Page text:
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360 degree as part of the annual performance process


I know this is more of an HR kind of thing but I am posting it here too as I think this forum is more lively! 

We currently use 360 feedback as part of our leadership and management training to help people with their development. For the next development step of our individual performance appraisal system we are looking at introducing a 360 element for managers. Do any of you have experience of using 360 feedback as part of the appraisal process and if so how would you answer the following -

How does the company go about deploying it?

What do you measure through 360? How are the raters chosen?

Does it have an impact on their overall performance score for the year?

Regards Craig

2 Responses

  1. keep them VERY seperate

    Hi Craig

    360 degree feedback used for leadership development and feedback collected/given/used for performance reviews are entirely different beasts.

    360 feedback IMHO should only be used for development purposes.  This needs to be clearly outlined in your code of practice and supported by strict rules of confidentiality and skilled, facilitated feedback of the report.

    Collecting feedback to ‘prove’ you’ve been doing a good job for a performance review is totally different to using feedback to discover/validate strengths and development needs.  If you use feedback in both ways and describe them in similar ways it is likely that your 360 development process will be undermined.  Why?  Well once feedback gets linked to performance review (and perhaps bonus or merit pay) then people tend to be less candid in their feedback, they only seek feedback from those that will give them a good report or those that will tell them what they want to hear.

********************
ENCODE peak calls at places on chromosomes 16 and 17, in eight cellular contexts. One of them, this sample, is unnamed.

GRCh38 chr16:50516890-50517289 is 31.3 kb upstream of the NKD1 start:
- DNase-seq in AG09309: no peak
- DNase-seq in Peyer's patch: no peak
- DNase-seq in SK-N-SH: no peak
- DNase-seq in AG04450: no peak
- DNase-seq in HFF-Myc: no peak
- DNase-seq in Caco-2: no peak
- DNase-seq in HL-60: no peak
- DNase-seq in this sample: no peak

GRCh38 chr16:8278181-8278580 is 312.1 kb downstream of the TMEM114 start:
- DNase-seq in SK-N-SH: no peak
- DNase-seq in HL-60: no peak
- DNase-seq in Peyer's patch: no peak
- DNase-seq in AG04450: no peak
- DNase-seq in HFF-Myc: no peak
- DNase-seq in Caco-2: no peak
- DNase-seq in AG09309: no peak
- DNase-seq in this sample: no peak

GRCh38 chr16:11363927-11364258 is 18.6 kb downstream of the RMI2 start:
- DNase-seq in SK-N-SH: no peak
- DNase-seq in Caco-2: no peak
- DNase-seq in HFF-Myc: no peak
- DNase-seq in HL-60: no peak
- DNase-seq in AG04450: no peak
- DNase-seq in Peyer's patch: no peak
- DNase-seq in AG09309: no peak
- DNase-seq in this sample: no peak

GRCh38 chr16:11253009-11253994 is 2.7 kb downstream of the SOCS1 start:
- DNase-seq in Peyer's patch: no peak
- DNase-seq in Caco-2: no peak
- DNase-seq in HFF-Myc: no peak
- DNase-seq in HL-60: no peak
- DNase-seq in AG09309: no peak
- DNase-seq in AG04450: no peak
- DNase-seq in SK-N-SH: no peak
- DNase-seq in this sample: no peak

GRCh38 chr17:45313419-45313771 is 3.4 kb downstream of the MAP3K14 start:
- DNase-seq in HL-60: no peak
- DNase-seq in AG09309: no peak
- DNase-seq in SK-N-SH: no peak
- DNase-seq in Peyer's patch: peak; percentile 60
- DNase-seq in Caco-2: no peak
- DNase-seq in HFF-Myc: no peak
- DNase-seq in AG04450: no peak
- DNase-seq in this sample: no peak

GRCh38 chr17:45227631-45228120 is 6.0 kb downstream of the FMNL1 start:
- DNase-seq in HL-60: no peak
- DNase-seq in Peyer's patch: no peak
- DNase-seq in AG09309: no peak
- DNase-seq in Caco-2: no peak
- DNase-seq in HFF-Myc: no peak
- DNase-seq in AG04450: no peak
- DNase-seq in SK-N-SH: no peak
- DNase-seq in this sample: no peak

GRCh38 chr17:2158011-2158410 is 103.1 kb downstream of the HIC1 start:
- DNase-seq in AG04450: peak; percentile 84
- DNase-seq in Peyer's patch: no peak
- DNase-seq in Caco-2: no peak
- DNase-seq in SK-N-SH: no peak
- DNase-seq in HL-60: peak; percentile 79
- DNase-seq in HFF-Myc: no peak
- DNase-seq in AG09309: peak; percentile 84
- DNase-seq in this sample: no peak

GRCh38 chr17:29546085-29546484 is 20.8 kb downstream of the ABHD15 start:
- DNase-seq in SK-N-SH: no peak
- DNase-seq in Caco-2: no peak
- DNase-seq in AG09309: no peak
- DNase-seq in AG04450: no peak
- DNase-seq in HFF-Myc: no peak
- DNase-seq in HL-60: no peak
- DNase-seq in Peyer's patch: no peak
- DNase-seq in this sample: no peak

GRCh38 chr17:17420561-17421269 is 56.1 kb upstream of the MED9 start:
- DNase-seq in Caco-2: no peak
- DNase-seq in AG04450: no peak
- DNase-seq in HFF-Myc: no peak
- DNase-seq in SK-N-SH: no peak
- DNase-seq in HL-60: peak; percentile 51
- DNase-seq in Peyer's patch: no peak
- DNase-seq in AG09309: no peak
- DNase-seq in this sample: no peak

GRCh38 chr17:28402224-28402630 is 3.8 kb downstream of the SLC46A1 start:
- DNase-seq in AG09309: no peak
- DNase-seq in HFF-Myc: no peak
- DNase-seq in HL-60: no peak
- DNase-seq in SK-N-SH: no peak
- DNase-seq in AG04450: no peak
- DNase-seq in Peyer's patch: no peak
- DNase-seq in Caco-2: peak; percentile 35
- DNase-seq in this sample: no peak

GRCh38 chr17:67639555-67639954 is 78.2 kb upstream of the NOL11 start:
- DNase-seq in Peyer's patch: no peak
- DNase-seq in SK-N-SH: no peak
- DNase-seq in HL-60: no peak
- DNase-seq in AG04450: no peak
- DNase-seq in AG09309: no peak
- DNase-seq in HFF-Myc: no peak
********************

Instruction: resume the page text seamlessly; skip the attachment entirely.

There is also the potential to overload the business with requests for feedback during performamnce review time.  If this coincides with your year end it can be disatrous.

    Having said all the above, my company does have a process of collecting ‘multi-rater’ feedback for performance reviews.  Manager and employee agree who feedback should be sought from and an email listing perhaps 3 questions only is sent to these selected ( 6 – 10) people.  These questions are agreed between employee and manager and may focus on specific key result or development areas for example.  Feedback is then discussed as part of the end of year/mid-year review.

    and yes – it can and does impact performance ratings.


  2. 360 for performance appraisal

    Hi Craig

    I’d be inclined to agree with the other respondent. As a provider of 360 solutions, we find that when things go wrong is when there is a lack of clarity around the purpose of asking for feedback. It sounds like you have it working well for development purposes and there’s a danger that adding performance into the mix that it confuses messages about what and why you are measuring. I feel that you could end up diluting something that’s working well for a different purpose when there are other ways of providing performance feedback.

    If you are going to go down the route of using 360 for both development and performance, here’s some suggestions to think about

    1) How are you going to communicate to ensure clarity of purpose for both sets of feedback

    2) How are you going to design the questions for the performance review – my view would be keep it to 3 to 5 questions only that are totally distinct from the development review questions you use

    3) How will you ensure that the person being appraised doesn’t just select their friends and therefore set themselves up to get positive feedback (a big temptation if performance= pay rise/bonus/promotion)

    4) How will the feedback be used. Are your line managers fit for purpose in interpreting and giving constructive feedback on performance?

    5) What other sources of information would a manager use to determine performance? Make sure this is clearly communicated and understood

    6) Make sure that the people responding are clear whether they are responding for development or performance reasons. I’d also think about keeping the potential number of respondents reasonably tight as you could end up overloading staff with questionnaires and then getting non-compleitions or poor feedback which would be unfair to the appraisee.

    We’ve a free factsheet on how to roll out 360 programmes which provides a checklist which might be useful in mimimising any potential pitfalls – see

    Hope this helps and good luck


    — Vanessa Harwood-Whitcher Director, Celodus


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